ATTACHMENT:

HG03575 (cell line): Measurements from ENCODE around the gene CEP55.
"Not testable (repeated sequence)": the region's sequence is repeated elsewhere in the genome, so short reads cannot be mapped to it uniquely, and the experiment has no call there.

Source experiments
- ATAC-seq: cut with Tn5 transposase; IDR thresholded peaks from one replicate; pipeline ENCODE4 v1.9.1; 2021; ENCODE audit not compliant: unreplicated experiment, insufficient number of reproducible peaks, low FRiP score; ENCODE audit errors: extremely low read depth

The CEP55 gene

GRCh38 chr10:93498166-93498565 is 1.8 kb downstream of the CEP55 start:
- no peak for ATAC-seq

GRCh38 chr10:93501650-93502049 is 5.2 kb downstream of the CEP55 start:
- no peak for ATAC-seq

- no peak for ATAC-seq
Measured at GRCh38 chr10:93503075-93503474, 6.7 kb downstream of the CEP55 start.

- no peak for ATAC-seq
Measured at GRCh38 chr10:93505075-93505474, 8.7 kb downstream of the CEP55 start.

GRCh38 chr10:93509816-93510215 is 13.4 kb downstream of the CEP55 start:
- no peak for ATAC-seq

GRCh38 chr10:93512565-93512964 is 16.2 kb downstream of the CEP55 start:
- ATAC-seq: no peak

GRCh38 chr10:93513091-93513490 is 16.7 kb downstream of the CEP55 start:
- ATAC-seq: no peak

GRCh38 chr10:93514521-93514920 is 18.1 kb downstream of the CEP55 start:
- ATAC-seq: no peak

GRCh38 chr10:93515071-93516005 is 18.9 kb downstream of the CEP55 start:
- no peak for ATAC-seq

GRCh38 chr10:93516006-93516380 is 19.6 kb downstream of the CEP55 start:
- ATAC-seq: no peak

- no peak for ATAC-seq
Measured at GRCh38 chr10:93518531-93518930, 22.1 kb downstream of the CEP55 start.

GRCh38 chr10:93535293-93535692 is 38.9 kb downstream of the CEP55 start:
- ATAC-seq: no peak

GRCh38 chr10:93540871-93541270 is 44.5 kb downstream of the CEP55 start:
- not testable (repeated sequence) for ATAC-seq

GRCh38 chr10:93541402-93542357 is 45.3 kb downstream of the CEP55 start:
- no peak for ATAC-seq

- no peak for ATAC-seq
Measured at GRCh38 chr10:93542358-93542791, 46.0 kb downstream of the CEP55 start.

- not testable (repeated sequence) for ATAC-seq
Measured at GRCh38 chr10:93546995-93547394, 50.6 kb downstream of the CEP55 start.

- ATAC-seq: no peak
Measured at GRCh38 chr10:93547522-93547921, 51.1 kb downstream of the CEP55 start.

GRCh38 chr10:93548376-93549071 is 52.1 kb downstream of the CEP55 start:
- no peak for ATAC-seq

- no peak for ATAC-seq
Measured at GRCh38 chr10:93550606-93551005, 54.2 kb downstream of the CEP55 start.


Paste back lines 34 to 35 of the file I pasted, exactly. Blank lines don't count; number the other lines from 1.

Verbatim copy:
- no peak for ATAC-seq
Measured at GRCh38 chr10:93542358-93542791, 46.0 kb downstream of the CEP55 start.